We often take the little things in life for granted. Things like places, faces, circumstances we see or experience. As a result of past trials, I've learned to embrace life as it happens, the good, and even the not so good, because somehow, everything happens for a reason. The Marché de L'Ouest was kinda like my neighborhood shouq, just slightly more organized, 'Americanized' and less crowded. 

    Exploring the Marché de L'Ouest's fresh produce straight from the Quebec farm.

    I''ll never forget those youthful days, the ones when I almost drove over a farmer's kiosk as my father was teaching me how to reverse park at the Marché de L'Ouest (OUCH!). Or better yet, the Fridays when I was an 8 year old (with long braided pig-tails) tagging along with my mom at the Marché de L'Ouest's Marché Pêche-Pêche fish market where I would stare right through the crab tank with complete disbelief at the notion that people actually ate the poor creatures.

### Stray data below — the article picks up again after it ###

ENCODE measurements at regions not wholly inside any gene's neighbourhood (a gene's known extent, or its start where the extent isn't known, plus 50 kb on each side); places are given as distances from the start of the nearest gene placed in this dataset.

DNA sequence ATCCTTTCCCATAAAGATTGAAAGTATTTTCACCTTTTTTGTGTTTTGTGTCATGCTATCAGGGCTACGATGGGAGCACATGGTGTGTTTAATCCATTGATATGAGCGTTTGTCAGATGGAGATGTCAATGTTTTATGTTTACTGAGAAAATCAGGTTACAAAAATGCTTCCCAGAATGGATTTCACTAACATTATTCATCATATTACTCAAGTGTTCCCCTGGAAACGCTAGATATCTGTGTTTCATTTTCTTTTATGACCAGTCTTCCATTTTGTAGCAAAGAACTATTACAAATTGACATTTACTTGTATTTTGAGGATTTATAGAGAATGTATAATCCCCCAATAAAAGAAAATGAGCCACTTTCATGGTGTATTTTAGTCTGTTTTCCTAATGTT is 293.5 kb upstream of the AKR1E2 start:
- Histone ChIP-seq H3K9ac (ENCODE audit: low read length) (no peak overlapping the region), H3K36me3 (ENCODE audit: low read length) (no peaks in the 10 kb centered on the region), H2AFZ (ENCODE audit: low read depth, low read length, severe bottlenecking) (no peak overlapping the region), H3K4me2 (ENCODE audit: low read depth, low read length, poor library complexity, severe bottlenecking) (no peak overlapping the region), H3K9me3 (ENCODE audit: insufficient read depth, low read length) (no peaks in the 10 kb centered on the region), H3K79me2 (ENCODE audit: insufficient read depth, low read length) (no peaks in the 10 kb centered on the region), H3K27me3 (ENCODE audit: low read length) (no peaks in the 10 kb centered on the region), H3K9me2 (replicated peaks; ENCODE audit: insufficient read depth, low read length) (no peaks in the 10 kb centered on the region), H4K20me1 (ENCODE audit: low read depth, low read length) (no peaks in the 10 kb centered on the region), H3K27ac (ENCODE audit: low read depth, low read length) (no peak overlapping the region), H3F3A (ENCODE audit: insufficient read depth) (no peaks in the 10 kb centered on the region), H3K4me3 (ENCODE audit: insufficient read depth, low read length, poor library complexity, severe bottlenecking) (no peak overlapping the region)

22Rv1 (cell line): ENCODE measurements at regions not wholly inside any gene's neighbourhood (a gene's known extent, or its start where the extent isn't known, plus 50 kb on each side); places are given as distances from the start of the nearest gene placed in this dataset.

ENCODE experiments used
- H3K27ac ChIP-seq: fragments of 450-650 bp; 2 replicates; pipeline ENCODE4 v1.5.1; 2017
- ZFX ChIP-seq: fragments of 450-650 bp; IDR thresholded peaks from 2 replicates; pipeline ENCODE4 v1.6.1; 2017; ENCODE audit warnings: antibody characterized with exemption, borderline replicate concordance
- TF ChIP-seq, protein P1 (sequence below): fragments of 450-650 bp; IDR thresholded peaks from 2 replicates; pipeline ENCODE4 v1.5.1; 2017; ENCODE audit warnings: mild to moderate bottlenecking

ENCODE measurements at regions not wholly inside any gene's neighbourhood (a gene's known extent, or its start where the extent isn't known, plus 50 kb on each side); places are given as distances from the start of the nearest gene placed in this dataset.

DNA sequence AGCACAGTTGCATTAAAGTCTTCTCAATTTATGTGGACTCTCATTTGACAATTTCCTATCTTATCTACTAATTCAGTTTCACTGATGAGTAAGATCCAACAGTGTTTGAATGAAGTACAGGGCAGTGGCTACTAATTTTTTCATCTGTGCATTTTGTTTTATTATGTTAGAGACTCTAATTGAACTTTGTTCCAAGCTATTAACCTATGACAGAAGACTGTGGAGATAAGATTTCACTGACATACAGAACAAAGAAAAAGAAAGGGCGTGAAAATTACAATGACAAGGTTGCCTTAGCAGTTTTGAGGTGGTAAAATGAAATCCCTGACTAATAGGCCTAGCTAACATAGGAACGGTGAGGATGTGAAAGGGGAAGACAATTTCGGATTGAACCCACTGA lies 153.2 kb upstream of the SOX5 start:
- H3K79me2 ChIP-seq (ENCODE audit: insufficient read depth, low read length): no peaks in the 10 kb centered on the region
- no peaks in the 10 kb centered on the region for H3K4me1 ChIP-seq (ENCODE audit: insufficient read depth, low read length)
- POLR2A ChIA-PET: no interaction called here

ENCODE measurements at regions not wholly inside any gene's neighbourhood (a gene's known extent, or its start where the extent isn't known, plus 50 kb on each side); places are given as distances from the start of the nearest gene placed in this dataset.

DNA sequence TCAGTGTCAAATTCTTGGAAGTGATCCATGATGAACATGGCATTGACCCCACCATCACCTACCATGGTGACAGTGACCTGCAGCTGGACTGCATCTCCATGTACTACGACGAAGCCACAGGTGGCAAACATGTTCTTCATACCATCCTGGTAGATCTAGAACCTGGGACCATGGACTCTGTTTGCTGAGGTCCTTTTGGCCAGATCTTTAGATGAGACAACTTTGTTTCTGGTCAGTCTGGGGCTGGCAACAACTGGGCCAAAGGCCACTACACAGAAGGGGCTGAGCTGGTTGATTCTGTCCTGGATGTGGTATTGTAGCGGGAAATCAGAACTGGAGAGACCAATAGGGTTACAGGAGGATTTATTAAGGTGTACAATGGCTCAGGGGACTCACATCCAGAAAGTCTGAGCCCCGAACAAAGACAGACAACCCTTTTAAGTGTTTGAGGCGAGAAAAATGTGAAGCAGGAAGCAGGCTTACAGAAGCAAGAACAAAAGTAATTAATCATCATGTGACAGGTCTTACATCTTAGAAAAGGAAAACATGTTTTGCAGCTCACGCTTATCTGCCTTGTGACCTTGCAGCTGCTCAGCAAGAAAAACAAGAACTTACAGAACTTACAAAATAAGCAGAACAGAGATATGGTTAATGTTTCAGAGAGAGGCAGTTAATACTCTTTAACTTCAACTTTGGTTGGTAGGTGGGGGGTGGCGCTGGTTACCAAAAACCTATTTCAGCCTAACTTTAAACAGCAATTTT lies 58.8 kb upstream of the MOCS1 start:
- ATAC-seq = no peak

Shopping with my chicas in the same market I used to shop with my mom. 
    25 years later, I find myself bringing my daughters to one of my most nostalgic outdoor markets. It brings warmth to my heart, knowing such a place filled with childhood memories can be shared with loved ones, especially my children.

    Remodeled since the 80's, Le Marché de L'Ouest is a quaint place to shop for fresh foods and especially seasonal flowers for your garden i.e. hydrangeas, hibiscus, roses, begonias...

    This market is the perfect place for Rosh Hashanah shopping. 
    In addition to the outdoor market, there are various kosher vendors and cute boutiques within the mall. These include: